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Native American Housing Assistance and Self-Determination Act (NAHASDA); Revisions to the Indian Housing Block Grant Program Formula

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AGENCY:

Office of the Assistant Secretary for Public and Indian Housing, HUD.

ACTION:

Final rule.

SUMMARY:

This final rule makes several revisions to the regulations for the Indian Housing Block Grant (IHBG) program allocation formula. Through the IHBG program, HUD provides federal housing assistance to Indian tribes in a manner that recognizes the right of Indian self-determination and tribal self-government. This final rule follows publication of a February 25, 2005, proposed rule and takes into consideration the public comments received on the proposed rule. Other than one conforming change, this final rule adopts the February 25, 2005, proposed rule without change. HUD negotiated the proposed rule and final rule with active tribal participation and using the procedures of the Negotiated Rulemaking Act of 1990.

DATES:

Effective Date. May 21, 2007.

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FOR FURTHER INFORMATION CONTACT:

Rodger J. Boyd, Deputy Assistant Secretary for Native American Programs, Office of Public and Indian Housing, Department of Housing and Urban Development, 451 Seventh Street, SW., Room 4126, Washington, DC 20410-5000; telephone (202) 401-7914 (this is not a toll-free number). Hearing-or speech-impaired individuals may access this number via TTY by calling the toll-free Federal Information Relay Service at (800) 877-8339.

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SUPPLEMENTARY INFORMATION:

I. Background

On February 25, 2005, HUD published a proposed rule (70 FR 9490) to revise the regulations for the Indian Housing Block Grant (IHBG) program allocation formula. The IHBG program is authorized by the Native American Housing Assistance and Self-Determination Act of 1996 (25 U.S.C. 4101 et seq.) (NAHASDA), which changed the way that housing assistance is provided to Native Americans. NAHASDA eliminated several separate assistance programs and replaced them with a single block grant program. NAHASDA and its implementing regulations at 24 CFR part 1000 recognize tribal self-determination and self-governance while establishing reasonable standards of accountability. The part 1000 regulations were developed with active tribal participation using the procedures of the Negotiated Rulemaking Act of 1990 (5 U.S.C. 561-570).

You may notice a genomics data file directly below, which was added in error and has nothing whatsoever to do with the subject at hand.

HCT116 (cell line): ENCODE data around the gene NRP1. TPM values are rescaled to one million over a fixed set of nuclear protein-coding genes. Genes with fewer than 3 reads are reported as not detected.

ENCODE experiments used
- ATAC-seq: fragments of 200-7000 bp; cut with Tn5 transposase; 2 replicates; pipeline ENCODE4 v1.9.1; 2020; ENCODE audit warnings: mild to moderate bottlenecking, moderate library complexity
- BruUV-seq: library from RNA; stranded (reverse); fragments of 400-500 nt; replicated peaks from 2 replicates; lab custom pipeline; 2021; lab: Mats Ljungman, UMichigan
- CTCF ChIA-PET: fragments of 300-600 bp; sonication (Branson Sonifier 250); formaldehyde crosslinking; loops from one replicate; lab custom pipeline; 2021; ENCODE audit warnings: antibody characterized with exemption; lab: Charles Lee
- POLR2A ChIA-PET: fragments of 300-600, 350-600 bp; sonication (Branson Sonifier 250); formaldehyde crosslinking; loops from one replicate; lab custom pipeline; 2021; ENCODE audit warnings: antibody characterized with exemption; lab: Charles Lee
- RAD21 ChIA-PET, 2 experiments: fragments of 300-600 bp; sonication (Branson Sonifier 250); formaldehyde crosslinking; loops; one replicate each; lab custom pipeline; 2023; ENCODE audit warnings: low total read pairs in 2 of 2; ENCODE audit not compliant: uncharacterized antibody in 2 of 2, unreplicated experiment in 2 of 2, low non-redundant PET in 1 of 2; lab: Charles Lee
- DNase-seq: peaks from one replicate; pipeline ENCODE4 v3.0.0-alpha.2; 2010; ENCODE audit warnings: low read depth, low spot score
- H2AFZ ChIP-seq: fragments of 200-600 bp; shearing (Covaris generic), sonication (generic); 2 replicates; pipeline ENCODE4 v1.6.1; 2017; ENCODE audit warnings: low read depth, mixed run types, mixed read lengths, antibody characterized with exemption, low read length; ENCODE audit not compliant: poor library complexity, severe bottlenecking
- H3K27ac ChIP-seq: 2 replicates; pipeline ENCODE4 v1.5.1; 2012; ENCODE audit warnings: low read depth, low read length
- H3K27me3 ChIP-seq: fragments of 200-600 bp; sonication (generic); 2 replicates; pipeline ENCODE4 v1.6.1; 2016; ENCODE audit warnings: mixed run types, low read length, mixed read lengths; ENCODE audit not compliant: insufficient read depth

Under the IHBG program, HUD makes assistance available to eligible Indian tribes for affordable housing activities. The amount of assistance made available to each Indian tribe is determined in accordance with the allocation formula that was developed as part of the NAHASDA negotiated rulemaking process (IHBG Formula). A regulatory description of the IHBG Formula is located in subpart D of 24 CFR part 1000 (§§ 1000.301-1000.340).

The current IHBG Formula consists of two components: Need and Formula Current Assisted Stock (FCAS). Generally, the amount of annual funding for an Indian tribe is the sum of the Need component (subject to a minimum funding amount authorized by § 1000.328) and the FCAS component. Based on the amount of funding appropriated annually for the IHBG program, HUD calculates the annual grant for each Indian tribe and provides this information to the Indian tribes. An Indian Housing Plan (IHP) for the Indian tribe is then submitted to HUD. If the IHP is found to be in compliance with statutory and regulatory requirements, the grant is made.

Section 1000.306 of the IHBG program regulations provides that the IHBG Formula shall be reviewed within 5 years after issuance. Accordingly, HUD established the IHBG Formula Negotiated Rulemaking Committee (Committee) for the purposes of reviewing the regulations at 24 CFR part 1000, subpart D, and negotiating recommendations for a possible proposed rule modifying the IHBG Formula. The Committee membership consisted of 24 elected officers of tribal governments (or authorized designees of those tribal governments). The Committee membership reflected a balanced representation of Indian tribes, both geographically and based on size. In addition to the tribal members, there were two HUD representatives on the Committee. The first meeting of the Committee took place in April 2003 and the Committee continued to meet thereafter on approximately a monthly basis. The Committee met a total of seven times to negotiate the proposed rule, with the final meeting being held in January 2004. All of the Committee sessions were announced in the Federal Register and were open to the public, and interested members of the public actively participated in the workgroup sessions. The February 25, 2005, proposed rule reflected the consensus decisions reached by the Committee during the negotiated rulemaking process on the best way to address certain areas of the IHBG Formula that the Committee determined required clarification, were outdated, or were not operating as intended by the original Negotiated Rulemaking Committee. The preamble to the February 25, 2005, proposed rule provides additional details regarding the proposed regulatory changes to the IHBG Formula, and the negotiated rulemaking process used to develop the proposed changes.